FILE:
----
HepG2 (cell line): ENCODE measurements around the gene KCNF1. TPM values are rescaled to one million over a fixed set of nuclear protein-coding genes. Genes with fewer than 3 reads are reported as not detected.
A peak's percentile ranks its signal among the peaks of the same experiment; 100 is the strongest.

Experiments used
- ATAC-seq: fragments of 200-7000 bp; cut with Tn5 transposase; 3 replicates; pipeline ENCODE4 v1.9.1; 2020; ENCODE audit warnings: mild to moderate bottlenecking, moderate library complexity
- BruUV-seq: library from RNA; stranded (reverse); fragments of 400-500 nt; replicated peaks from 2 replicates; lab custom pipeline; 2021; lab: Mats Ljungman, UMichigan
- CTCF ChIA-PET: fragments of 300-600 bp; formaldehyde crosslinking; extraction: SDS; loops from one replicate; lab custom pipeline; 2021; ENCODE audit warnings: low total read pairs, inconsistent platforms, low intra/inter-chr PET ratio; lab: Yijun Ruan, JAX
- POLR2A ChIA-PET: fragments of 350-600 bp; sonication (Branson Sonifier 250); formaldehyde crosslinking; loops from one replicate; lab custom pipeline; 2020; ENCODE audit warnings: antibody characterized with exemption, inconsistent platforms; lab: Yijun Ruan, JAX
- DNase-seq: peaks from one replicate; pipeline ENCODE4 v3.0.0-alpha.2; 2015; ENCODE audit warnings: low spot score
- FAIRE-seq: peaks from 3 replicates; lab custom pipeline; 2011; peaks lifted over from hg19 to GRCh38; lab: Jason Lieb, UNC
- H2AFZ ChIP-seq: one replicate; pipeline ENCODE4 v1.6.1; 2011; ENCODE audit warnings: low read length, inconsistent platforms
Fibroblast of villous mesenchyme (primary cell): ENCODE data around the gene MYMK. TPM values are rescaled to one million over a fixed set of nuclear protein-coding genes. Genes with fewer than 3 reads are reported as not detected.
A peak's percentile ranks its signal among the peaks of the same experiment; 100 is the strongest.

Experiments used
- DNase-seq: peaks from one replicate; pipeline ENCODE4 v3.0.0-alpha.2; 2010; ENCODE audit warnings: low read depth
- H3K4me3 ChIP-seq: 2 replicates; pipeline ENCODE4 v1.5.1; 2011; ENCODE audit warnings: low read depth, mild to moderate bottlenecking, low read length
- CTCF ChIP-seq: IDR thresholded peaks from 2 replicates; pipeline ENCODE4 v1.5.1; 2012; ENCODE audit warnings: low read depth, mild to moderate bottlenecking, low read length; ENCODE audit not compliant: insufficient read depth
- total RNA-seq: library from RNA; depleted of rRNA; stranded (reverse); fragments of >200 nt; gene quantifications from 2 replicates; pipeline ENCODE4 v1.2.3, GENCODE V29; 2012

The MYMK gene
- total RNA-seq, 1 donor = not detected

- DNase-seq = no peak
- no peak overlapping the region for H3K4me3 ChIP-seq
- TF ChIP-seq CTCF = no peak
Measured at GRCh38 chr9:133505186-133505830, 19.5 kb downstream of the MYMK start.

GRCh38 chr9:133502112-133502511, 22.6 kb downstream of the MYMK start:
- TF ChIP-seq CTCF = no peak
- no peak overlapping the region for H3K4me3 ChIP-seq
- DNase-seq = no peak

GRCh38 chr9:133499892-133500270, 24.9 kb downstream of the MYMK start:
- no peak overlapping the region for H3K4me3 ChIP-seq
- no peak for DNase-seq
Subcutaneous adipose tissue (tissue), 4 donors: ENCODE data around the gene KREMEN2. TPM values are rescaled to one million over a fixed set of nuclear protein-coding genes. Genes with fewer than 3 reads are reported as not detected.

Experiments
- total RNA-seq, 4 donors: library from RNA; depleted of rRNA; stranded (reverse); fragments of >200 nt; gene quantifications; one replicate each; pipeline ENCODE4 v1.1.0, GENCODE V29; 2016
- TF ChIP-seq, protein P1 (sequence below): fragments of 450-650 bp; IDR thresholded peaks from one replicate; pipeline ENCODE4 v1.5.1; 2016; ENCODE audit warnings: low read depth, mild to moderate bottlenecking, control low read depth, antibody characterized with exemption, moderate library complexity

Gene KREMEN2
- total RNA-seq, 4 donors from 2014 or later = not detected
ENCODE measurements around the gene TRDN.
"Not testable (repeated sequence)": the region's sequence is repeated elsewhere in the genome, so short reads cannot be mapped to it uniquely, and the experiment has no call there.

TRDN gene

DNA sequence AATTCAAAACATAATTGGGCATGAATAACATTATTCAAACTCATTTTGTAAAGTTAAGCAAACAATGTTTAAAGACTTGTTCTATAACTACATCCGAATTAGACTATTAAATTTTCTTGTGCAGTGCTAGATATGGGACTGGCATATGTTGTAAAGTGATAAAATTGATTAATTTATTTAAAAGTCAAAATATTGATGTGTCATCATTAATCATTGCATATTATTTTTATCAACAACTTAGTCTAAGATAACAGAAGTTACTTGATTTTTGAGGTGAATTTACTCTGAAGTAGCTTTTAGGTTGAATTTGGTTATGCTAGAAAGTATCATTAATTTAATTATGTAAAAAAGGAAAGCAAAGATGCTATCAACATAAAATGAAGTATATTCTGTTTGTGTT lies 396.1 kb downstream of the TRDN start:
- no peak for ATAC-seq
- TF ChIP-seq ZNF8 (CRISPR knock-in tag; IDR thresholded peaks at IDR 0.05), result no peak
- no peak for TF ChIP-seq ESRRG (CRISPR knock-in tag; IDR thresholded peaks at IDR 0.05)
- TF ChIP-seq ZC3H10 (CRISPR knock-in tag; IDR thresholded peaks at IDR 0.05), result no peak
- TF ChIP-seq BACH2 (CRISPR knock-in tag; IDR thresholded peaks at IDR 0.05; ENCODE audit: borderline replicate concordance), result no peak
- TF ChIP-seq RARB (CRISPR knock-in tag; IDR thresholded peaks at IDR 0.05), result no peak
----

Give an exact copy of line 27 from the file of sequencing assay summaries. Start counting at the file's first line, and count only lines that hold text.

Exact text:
- DNase-seq = no peak